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Don Lippincott

10/27/2010

The Absent Specter and Pseudo-Keynes: on Posner’s The Crisis of Capitalist

Democracy

Richard Posner's The Crisis of Capitalist Democracy takes as its starting point

the 2008 financial collapse and the (ongoing) economic depression which has

followed; with this as his starting point, Posner then weds a narrative of the financial

crisis to his own personal rupture with neoliberal economic thought. Posner, a

former member of the Mont Pelerin Society, utilizes the last two sections of the text,

What Lessons Have We Learned from the Crisis? and The Way Forward, to develop

his own particular understanding Keynesian economic thought, with a significant

focus on its application to the present circumstances. Thus it his own break with

neoliberal economic thought, taken together with the financial crisis itself, which

forms the thaumazein guiding him in his exploration of the possibilities and failings

of capitalist democracy.

On the first page of the text, Posner states:

I first analyzed the crisis in my book A Failure of Capitalism: The Crisis

of '08 and the Descent into Depression... The title alarmed some

readers who thought I meant that capitalism has failed us and we need

something different. That was not my intention. I believe in capitalism.

But capitalism is not a synonym for free markets (Posner 1).

His own reconception of capitalism, echoing Keynes as well as the Ordoliberals,

"...includes[s] a system of laws for protecting property and facilitating transactions,

institutions for enforcing those laws, and regulations designed to align private
incentives with the goal of achieving widespread prosperity" (Posner 2). What

Posner unironically lays out for the reader is a capitalist utopia with slight but

significant changes to the capitalist utopia of the unregulated free market (which he

indicates was, prior to the crisis, the basis for his economic beliefs); the

fundamental assumption, that the market is the best (or perhaps only) way of

organizing the social existence, remains unchanged. In this regard, he does not

diverge much from Keynes, who believed a strongly interventionist form of a market

economy could "save" capitalism from itself.

What separates the thought of Posner and Keynes is, quite bluntly, the

Russian Revolution, the specter of which haunts Keynes and animates him to

conceive of a "better" capitalism which strives toward social welfare and minimized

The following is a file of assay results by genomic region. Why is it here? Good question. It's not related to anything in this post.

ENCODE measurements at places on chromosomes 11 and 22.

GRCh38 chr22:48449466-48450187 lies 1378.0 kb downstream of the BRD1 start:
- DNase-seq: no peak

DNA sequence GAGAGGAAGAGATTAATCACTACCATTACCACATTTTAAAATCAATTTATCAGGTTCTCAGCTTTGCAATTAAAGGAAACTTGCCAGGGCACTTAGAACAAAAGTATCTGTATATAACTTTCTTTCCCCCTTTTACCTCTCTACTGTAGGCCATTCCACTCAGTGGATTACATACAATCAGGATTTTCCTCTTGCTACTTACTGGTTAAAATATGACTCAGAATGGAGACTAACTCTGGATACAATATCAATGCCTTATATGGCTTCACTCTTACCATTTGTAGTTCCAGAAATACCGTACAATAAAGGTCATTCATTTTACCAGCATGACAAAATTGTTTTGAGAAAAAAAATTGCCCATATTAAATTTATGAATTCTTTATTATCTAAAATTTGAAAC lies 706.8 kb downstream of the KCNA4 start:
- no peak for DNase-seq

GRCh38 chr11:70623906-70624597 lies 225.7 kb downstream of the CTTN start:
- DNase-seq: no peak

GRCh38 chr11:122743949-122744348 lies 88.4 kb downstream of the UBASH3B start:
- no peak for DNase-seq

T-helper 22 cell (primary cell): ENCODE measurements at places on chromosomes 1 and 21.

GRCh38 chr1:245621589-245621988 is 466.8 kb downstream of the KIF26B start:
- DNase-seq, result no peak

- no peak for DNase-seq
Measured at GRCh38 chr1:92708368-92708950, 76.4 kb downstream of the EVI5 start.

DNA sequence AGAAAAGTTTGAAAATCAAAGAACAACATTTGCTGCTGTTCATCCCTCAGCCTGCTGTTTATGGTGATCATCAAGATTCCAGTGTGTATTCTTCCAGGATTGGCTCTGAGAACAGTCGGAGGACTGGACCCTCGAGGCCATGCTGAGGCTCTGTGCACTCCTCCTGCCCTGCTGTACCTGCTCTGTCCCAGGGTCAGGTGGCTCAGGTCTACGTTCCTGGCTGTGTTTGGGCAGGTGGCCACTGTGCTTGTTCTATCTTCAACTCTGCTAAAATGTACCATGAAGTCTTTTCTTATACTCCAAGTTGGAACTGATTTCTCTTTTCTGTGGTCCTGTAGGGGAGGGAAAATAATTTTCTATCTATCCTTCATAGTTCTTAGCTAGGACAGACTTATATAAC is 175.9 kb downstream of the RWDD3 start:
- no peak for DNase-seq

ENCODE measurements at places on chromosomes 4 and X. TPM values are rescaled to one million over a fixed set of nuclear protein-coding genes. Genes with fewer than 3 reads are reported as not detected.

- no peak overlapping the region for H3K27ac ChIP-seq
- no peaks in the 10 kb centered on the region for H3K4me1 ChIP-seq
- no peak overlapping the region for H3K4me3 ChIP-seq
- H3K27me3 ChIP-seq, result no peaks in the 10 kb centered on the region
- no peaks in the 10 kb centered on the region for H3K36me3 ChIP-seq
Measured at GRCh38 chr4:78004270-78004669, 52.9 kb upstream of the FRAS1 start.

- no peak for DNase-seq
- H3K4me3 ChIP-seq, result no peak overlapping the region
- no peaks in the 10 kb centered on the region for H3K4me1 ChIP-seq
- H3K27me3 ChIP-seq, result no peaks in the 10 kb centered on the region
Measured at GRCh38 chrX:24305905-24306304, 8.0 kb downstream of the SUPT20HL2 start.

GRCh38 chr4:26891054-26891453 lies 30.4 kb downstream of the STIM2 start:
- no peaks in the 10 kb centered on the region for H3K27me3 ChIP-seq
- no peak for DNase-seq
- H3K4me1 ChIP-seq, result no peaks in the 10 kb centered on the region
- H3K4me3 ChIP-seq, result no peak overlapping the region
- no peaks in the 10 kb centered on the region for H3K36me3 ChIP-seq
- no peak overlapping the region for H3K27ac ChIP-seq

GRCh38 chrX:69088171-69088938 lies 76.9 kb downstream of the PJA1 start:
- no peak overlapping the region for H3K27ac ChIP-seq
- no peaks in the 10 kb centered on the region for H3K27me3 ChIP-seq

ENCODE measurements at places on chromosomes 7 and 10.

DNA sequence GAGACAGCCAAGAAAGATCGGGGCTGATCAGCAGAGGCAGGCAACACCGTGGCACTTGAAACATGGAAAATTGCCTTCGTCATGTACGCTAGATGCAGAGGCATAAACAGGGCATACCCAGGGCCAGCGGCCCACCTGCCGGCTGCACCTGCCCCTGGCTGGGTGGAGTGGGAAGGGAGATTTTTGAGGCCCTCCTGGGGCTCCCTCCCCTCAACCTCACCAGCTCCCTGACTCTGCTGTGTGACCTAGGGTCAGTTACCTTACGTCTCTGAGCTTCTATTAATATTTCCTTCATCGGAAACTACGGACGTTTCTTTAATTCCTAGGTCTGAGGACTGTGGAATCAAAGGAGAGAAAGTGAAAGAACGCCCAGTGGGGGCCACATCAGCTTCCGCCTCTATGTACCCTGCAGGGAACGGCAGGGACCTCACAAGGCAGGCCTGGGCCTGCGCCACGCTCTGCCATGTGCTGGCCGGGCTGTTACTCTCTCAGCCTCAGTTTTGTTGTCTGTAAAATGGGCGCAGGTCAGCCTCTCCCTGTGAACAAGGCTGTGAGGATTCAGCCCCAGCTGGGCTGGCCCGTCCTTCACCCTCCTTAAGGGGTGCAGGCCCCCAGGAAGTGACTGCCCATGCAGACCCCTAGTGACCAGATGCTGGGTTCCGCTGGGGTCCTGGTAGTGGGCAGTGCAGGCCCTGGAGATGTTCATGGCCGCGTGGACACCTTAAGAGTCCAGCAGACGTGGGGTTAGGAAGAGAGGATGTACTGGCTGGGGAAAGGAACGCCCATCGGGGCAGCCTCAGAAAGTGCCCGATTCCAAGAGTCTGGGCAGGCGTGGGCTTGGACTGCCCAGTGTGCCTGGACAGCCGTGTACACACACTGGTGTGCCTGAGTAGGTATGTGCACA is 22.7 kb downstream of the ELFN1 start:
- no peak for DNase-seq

class conflict; for Posner, the specter is American hegemony displaced by China and

the possibility of slowed economic growth (Posner 377-380). The "better" capitalism

for Posner is one where the U.S. can maintain its place in the global economic order

and avoid large-scale future fiscal crises. The difference, when viewing the two side-

by-side, is drastic: for Keynes, the era of free-trade had unequivocally passed away

and something was urgently needed to replace it, while Posner feels no such

pressure to resurrect liberalism in some new iteration and instead plays the role of

mortician seeking to make-up and perfume the corpse of the market utopia.

The irony, of course, is that beginning in Chapter 8 (titled "Keynes Redux")

and continuing throughout the rest of Part II, Posner consistently seeks to invoke

the 'animal spirit' of Keynes, aping Keynes' theories whenever they would seem to

corroborate his own. Thus while Posner seeks to ground himself in what he sees as

being in the true spirit of Keynes, he misses the meaning of Keynesian economics

entirely: namely, that economics cannot discount the social factors it unleashes
which are capable of destroying market society itself. What Posner has learned from

the crisis, then, is only a half-lesson: unregulated market capitalism (particularly

within the financial sector) is fully capable of destroying itself and therefore must be

regulated, while the other component - that Keynes saw and Posner does not - is

the possibility for the social disruption caused by market capitalism to eventually

destroy market society. The genius of Keynes' intervention was this two-fold

understanding of the crisis, something Posner seems unable to grasp. To Posner's

credit, the necessity for a truly radical shift in the social organization of capitalism in

2010 is nowhere near the point of urgency reached during Keynes' writing of The

General Theory of Employment, Interest and Money, and thus the limited

conception of Keynesian thought which Posner employs is not due solely due his

blindness.

The question that emerges, then, is that if "Keynes Redux" really means

"Keynes Lite", is Keynes a valid reference point at all for Posner? The neoliberalism

of Posner's Mont Pelerin Society days is not particularly far removed from what he

laid out on the second page of the text as being the basis for a "better" capitalism,

namely "... a system of laws for protecting property and facilitating transactions,

institutions for enforcing those laws, and regulations designed to align private

incentives with the goal of achieving widespread prosperity." Is this not simply a

"better" neoliberalism? Perhaps some sort of neo-Ordoliberalism? The irony here is

acute - and somewhat painful - that in his "Keynesian turn," Posner has made no

headway (or even effort) in distancing himself from the failures of neoliberal

thought in regards to social organization, and that his answers to all problems

inevitably fall back on the same market mechanism (albeit "fixed") that he believed

in before.